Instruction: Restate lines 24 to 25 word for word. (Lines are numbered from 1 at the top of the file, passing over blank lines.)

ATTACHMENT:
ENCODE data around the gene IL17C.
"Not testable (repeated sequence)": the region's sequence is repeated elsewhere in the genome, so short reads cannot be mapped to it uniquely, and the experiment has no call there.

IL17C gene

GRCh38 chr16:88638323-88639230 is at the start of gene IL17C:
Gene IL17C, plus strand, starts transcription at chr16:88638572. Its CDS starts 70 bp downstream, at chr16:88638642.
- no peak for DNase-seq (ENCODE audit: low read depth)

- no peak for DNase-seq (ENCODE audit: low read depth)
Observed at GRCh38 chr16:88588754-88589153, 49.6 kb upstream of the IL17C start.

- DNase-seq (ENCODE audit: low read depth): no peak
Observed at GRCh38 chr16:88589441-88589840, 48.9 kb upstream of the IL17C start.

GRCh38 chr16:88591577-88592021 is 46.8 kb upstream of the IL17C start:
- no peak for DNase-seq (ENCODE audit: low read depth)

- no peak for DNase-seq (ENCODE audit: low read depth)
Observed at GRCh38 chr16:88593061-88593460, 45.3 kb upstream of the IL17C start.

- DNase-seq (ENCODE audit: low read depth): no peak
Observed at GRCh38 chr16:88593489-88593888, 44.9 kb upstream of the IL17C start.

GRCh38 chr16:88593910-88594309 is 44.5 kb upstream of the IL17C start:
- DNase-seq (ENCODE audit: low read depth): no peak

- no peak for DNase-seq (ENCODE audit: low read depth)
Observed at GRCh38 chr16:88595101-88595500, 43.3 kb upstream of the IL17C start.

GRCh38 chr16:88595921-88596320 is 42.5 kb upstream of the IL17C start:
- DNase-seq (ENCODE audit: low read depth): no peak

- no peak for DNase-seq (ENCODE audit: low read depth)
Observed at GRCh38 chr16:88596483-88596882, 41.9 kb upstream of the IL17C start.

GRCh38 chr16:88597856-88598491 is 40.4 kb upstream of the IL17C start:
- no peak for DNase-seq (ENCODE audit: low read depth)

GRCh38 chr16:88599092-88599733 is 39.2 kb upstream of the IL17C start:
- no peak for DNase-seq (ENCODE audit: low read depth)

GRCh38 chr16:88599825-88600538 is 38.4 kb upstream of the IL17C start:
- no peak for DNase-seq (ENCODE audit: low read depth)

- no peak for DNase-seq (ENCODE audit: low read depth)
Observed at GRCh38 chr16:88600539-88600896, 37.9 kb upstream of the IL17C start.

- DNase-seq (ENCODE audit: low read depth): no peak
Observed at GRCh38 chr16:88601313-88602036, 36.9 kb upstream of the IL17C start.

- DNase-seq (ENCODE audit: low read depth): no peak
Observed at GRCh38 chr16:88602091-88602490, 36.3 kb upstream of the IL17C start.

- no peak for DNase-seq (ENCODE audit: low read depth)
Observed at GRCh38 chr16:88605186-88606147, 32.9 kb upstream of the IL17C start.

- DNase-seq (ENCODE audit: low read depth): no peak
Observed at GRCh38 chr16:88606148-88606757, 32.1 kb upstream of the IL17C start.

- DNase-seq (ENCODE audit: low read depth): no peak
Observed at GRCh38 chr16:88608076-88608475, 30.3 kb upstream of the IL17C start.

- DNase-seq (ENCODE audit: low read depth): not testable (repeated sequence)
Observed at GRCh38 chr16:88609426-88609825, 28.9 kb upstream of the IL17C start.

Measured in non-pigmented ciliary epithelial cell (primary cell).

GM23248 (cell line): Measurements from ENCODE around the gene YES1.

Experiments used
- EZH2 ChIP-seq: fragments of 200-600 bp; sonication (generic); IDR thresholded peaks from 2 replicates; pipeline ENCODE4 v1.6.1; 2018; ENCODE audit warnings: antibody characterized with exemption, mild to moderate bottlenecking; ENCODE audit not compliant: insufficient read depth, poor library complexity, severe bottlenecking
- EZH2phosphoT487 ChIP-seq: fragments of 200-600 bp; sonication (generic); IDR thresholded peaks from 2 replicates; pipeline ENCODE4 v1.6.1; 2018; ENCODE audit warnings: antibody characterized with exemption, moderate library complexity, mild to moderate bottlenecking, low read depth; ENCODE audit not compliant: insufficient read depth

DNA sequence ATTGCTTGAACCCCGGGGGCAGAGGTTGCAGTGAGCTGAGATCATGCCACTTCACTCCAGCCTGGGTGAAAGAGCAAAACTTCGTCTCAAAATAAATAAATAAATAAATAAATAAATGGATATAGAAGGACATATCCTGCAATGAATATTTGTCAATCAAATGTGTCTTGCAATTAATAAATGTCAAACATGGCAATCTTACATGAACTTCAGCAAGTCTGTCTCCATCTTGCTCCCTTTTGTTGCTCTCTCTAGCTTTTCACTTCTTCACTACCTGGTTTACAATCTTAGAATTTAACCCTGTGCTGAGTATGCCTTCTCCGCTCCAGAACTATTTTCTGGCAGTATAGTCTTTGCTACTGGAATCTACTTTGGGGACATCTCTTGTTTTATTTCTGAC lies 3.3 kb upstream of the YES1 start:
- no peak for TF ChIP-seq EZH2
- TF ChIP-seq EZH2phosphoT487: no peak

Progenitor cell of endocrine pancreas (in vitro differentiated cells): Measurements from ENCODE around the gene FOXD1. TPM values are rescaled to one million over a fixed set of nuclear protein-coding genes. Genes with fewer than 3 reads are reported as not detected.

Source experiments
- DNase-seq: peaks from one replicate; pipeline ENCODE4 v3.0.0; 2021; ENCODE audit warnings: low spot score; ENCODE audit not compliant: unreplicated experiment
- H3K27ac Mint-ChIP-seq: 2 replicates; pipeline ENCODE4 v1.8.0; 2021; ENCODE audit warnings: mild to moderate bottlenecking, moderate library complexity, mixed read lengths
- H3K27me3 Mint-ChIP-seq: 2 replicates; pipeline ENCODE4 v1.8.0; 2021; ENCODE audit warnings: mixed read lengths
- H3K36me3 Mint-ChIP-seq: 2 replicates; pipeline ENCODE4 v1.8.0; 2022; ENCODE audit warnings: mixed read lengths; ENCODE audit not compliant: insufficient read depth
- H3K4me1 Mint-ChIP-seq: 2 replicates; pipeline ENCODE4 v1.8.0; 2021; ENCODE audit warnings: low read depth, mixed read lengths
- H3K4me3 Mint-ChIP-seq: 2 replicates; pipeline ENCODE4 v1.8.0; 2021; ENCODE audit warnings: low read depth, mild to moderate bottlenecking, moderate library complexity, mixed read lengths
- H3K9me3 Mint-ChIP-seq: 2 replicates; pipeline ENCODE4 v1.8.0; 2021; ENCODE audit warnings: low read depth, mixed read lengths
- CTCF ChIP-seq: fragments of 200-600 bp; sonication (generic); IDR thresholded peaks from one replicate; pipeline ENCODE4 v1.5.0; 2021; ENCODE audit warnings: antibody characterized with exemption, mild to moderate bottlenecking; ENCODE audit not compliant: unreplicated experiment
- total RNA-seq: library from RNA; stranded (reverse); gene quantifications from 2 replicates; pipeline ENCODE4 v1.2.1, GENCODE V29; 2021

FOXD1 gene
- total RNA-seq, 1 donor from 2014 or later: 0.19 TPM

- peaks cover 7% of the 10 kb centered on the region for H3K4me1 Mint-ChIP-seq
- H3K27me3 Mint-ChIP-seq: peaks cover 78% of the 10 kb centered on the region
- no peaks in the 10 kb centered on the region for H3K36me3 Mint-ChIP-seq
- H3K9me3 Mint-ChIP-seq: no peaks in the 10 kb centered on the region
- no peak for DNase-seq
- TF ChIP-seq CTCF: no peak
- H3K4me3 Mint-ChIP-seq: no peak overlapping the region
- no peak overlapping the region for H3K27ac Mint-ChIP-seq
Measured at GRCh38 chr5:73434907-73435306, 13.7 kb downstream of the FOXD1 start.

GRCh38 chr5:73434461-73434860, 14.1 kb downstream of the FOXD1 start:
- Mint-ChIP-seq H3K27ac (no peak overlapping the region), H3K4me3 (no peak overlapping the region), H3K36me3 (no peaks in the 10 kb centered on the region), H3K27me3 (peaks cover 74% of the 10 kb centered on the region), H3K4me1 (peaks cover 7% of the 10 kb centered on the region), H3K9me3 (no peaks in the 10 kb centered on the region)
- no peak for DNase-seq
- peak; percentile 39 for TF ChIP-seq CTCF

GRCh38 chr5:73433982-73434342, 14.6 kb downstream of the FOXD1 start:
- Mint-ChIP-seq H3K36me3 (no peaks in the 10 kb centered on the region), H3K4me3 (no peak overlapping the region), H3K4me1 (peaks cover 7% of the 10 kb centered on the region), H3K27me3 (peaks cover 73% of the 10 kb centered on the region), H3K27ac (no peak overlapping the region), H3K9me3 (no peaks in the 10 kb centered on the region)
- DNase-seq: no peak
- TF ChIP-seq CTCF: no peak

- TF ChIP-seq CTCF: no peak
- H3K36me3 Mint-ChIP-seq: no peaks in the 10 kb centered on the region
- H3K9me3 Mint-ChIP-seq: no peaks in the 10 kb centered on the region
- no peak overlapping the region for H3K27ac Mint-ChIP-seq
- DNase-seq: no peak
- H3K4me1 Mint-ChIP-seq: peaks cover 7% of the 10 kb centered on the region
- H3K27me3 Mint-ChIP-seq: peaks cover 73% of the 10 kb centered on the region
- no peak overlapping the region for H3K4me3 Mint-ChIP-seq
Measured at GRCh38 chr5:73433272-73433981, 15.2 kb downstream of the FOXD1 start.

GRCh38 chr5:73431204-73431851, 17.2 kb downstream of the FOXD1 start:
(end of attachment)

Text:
Observed at GRCh38 chr16:88596483-88596882, 41.9 kb upstream of the IL17C start.

GRCh38 chr16:88597856-88598491 is 40.4 kb upstream of the IL17C start: